In norfolk Va. Go to Dumars real pulled pork from a hamburger joint.
Dave on March 31, 2019:
I was Truck driver from Ontario Canada, who learned how good those Pulled pork Sandwiches were, at the side of a few of those Huge Cotton mills in North Carolina. Those shacks that threw the Pig On the BBQ late in the evening, then about 8 in the morning it was taken off, shredded up, mixed all up then they put some on bun, add coleslaw and charge you a dollar for it (1992), these folks fed the folks who worked in the Cotton mill.
I thank you for sharing this, I once picked a folder from a North Carolina Rest area telling how to make this for a crowd, but an ex Girlfriend kept that many years ago.
Stephanie Das (author) from Miami, US on January 03, 2017:
Good to know for my future barbecues!
Stephanie Das (author) from Miami, US on January 03, 2017:
Ahh my mouth is watering just thinking about it! I still find it very complicated every time I make it but always worth the effort. Enjoy!
PipsBarbecue on March 18, 2016:
Chitlins are hog intestines. The crispy fatty bits are "cracklins".
Alex on October 19, 2014:
I am currently in the process of making this. I made a few minor changes like letting the rub I did sit for 15 hours. I'm also using a gas grill and have hickory chips wrapped up in tinfoil and it's smoking like a champ.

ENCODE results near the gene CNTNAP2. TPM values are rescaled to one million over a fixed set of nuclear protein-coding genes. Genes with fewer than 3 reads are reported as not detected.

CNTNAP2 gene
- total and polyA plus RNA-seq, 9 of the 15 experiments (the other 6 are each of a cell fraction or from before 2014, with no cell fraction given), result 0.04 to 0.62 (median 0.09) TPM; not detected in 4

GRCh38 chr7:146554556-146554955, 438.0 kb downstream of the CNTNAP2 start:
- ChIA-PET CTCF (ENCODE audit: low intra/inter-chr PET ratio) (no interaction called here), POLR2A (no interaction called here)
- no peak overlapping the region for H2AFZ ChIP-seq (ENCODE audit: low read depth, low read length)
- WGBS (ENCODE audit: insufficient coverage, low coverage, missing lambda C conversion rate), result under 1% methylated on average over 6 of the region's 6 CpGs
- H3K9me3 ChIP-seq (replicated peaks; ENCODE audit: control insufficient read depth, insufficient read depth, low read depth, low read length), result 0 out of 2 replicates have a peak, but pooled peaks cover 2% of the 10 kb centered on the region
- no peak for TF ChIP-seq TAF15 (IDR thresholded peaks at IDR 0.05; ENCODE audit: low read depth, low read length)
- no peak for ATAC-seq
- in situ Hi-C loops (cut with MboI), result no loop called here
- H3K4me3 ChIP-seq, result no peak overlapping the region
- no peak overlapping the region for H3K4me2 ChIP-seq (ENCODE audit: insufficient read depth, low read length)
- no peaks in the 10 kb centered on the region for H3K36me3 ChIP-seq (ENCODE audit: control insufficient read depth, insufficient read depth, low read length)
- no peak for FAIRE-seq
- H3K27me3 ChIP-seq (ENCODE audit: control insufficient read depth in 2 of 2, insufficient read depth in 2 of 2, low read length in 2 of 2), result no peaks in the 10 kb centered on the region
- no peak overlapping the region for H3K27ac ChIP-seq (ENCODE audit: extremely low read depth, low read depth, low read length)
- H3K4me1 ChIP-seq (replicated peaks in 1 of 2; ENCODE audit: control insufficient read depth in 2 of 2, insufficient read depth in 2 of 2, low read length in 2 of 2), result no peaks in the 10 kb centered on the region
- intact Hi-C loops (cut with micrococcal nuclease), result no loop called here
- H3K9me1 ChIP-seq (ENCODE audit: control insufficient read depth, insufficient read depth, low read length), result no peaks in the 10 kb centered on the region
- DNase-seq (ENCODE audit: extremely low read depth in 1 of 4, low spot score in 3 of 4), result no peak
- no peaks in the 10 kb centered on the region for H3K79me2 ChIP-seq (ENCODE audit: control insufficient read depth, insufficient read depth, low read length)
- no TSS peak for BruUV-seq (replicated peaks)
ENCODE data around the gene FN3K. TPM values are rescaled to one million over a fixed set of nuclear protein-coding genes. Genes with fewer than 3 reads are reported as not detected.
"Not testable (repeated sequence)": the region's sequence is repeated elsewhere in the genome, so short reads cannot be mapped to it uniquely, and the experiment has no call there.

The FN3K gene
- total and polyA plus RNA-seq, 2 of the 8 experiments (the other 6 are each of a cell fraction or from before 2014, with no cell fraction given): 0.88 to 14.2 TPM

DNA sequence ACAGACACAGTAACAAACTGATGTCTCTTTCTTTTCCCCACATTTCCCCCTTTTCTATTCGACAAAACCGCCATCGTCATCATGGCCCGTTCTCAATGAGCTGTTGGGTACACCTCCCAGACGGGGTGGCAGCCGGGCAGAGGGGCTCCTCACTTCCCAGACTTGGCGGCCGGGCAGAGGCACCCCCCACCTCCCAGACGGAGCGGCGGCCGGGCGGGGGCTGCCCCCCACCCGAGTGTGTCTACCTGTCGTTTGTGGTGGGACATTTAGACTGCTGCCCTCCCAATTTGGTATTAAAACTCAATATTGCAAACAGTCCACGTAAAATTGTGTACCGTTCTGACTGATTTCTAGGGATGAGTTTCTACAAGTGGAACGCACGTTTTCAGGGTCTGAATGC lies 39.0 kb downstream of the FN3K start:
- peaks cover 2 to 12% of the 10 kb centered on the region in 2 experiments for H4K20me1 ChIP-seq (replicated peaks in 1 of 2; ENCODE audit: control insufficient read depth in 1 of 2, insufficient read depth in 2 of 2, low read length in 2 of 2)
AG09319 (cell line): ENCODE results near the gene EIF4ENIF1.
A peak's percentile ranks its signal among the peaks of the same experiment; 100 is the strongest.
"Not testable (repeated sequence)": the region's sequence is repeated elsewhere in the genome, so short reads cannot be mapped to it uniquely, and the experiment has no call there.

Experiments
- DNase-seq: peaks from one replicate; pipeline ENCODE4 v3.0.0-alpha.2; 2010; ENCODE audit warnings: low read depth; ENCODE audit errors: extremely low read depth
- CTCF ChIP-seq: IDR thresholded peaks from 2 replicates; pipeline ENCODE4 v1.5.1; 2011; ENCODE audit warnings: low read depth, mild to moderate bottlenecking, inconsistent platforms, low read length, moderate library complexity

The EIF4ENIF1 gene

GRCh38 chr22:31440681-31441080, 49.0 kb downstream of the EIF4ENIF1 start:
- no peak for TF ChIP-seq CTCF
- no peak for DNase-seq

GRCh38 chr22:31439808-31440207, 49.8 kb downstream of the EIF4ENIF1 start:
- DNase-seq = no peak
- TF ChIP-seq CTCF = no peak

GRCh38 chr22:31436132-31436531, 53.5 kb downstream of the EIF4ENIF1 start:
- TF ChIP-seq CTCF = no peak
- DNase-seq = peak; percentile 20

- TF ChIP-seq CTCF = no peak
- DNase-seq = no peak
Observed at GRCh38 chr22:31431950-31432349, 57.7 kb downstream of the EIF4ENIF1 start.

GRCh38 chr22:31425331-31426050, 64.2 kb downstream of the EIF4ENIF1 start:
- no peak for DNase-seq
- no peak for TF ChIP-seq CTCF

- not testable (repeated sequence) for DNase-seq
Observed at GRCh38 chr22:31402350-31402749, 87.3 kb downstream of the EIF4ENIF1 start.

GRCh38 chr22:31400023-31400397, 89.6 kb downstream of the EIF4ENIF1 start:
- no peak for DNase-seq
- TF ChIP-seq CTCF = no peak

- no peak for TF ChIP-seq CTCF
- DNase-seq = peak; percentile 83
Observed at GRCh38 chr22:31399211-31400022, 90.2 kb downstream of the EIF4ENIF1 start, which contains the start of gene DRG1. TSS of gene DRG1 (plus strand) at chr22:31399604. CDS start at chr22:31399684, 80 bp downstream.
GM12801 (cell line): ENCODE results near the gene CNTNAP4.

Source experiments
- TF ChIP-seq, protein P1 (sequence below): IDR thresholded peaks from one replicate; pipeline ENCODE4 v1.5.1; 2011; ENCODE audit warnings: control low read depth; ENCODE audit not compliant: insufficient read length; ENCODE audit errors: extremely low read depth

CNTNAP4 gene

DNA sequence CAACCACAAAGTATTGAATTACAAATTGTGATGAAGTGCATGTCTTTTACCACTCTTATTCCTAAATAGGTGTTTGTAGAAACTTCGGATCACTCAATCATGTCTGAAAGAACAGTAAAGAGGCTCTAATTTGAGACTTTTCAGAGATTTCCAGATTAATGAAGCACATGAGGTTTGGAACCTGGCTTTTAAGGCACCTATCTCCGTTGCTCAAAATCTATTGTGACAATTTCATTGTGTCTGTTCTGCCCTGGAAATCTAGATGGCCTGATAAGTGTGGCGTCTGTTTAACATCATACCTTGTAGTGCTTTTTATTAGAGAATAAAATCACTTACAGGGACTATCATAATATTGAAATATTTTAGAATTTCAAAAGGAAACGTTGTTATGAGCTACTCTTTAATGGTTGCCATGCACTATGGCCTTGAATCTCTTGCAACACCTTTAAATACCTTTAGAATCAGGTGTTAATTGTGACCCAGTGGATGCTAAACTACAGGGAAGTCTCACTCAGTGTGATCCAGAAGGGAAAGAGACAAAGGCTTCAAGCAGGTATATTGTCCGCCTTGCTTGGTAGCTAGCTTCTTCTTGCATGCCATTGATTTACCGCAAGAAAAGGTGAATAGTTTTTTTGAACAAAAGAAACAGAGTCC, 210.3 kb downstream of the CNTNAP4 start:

Stephanie Das (author) from Miami, US on October 23, 2011:
First of all thanks for the comments and the compliments on Nala, she's a ham and loves the flattery.
And this sandwich is really wonderful. I ordered a pulled pork sandwich at a restaurant a few days ago, and all they did was smother the pork with store bought BBQ sauce. I was really disappointed. The vinegar sauce goes perfectly in this sandwich. This recipe is surprisingly easy and fun to make, and it tastes wonderful.
Of course, there are many types of barbecue, and my other favorite is Kansas city bbq, because I love the sauce, but I haven't dared to try that one yet.
Tonette Fornillos from The City of Generals on October 23, 2011:
Carolina really holds one of the world's most delicious BBqs! I actually haven't been into pulled pork thing, but having read a lot about this delicious pork sandwich has made me try one which truly has amazed me. Thanks for this stephaniedas...and for the recipes as well. Really cute Nala you have. Voted up!
Stephanie Das (author) from Miami, US on October 08, 2011:
@thranax- Its definitely better than a cheap hamburger! Thanks for the comment.
@Attikos- Thanks for bringing this up. You've made a good point. Eastern BBQ is chopped and the sauce is more to highlight the flavor of the meat, whereas here I included direction for shredding the meat and the sauce adds a lot of its own flavor. However, I got this recipe from a Carolina chef at a restaurant where I worked, who also gave me her personal recipe for Lexington sauce, and it's quite different! Maybe it has more sugar because she was using it in a Maryland restaurant and wanted to appeal to more northern taste buds. Anyway, from my experience, there is so much regional variation that the debate over proper terminology in the BBQ circuit might go on forever. Everyone seems to have their own version of the recipe. Thanks for commenting on this fact.
Attikos from East Cackalacky on October 08, 2011:
I'd say this is more of a Piedmont barbecue style, both in the pulling of the pork and in the sauce. Eastern Carolina barbecue is typically chopped and served with a thin sauce of vinegar and pepper with no tomato or sugar in it.
Andrew from Rep Boston MA on October 08, 2011:
Sounds really yummy. I love pulled pork sandwiches and don't eat them enough. I normally settle for cheaply priced hamburgers at my local drive-thous.